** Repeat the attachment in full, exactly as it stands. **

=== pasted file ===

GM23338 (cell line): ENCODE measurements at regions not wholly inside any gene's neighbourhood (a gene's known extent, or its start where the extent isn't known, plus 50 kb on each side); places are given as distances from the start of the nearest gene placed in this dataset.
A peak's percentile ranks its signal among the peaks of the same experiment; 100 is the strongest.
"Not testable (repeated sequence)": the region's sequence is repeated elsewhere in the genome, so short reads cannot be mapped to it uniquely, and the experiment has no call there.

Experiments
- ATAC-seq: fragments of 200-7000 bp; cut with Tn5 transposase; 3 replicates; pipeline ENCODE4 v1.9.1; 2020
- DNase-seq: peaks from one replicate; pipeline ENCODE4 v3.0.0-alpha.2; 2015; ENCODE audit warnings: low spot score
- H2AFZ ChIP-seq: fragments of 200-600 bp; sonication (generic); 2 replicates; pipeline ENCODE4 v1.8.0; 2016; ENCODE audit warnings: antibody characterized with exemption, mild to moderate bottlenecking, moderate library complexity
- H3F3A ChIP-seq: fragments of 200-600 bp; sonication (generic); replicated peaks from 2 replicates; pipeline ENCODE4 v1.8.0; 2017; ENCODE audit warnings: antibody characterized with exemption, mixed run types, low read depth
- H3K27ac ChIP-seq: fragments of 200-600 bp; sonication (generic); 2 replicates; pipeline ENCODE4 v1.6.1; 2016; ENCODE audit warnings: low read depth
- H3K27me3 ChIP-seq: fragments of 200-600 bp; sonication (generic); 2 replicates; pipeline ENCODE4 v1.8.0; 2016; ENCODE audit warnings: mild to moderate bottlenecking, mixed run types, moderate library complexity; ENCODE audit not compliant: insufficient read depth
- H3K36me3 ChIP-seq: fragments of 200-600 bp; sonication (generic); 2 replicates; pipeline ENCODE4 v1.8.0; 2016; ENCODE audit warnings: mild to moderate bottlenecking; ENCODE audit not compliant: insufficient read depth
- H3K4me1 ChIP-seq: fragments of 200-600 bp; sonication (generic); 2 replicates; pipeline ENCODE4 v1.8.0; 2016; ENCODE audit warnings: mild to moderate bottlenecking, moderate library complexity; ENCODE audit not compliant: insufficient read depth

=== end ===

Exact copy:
GM23338 (cell line): ENCODE measurements at regions not wholly inside any gene's neighbourhood (a gene's known extent, or its start where the extent isn't known, plus 50 kb on each side); places are given as distances from the start of the nearest gene placed in this dataset.
A peak's percentile ranks its signal among the peaks of the same experiment; 100 is the strongest.
"Not testable (repeated sequence)": the region's sequence is repeated elsewhere in the genome, so short reads cannot be mapped to it uniquely, and the experiment has no call there.

Experiments
- ATAC-seq: fragments of 200-7000 bp; cut with Tn5 transposase; 3 replicates; pipeline ENCODE4 v1.9.1; 2020
- DNase-seq: peaks from one replicate; pipeline ENCODE4 v3.0.0-alpha.2; 2015; ENCODE audit warnings: low spot score
- H2AFZ ChIP-seq: fragments of 200-600 bp; sonication (generic); 2 replicates; pipeline ENCODE4 v1.8.0; 2016; ENCODE audit warnings: antibody characterized with exemption, mild to moderate bottlenecking, moderate library complexity
- H3F3A ChIP-seq: fragments of 200-600 bp; sonication (generic); replicated peaks from 2 replicates; pipeline ENCODE4 v1.8.0; 2017; ENCODE audit warnings: antibody characterized with exemption, mixed run types, low read depth
- H3K27ac ChIP-seq: fragments of 200-600 bp; sonication (generic); 2 replicates; pipeline ENCODE4 v1.6.1; 2016; ENCODE audit warnings: low read depth
- H3K27me3 ChIP-seq: fragments of 200-600 bp; sonication (generic); 2 replicates; pipeline ENCODE4 v1.8.0; 2016; ENCODE audit warnings: mild to moderate bottlenecking, mixed run types, moderate library complexity; ENCODE audit not compliant: insufficient read depth
- H3K36me3 ChIP-seq: fragments of 200-600 bp; sonication (generic); 2 replicates; pipeline ENCODE4 v1.8.0; 2016; ENCODE audit warnings: mild to moderate bottlenecking; ENCODE audit not compliant: insufficient read depth
- H3K4me1 ChIP-seq: fragments of 200-600 bp; sonication (generic); 2 replicates; pipeline ENCODE4 v1.8.0; 2016; ENCODE audit warnings: mild to moderate bottlenecking, moderate library complexity; ENCODE audit not compliant: insufficient read depth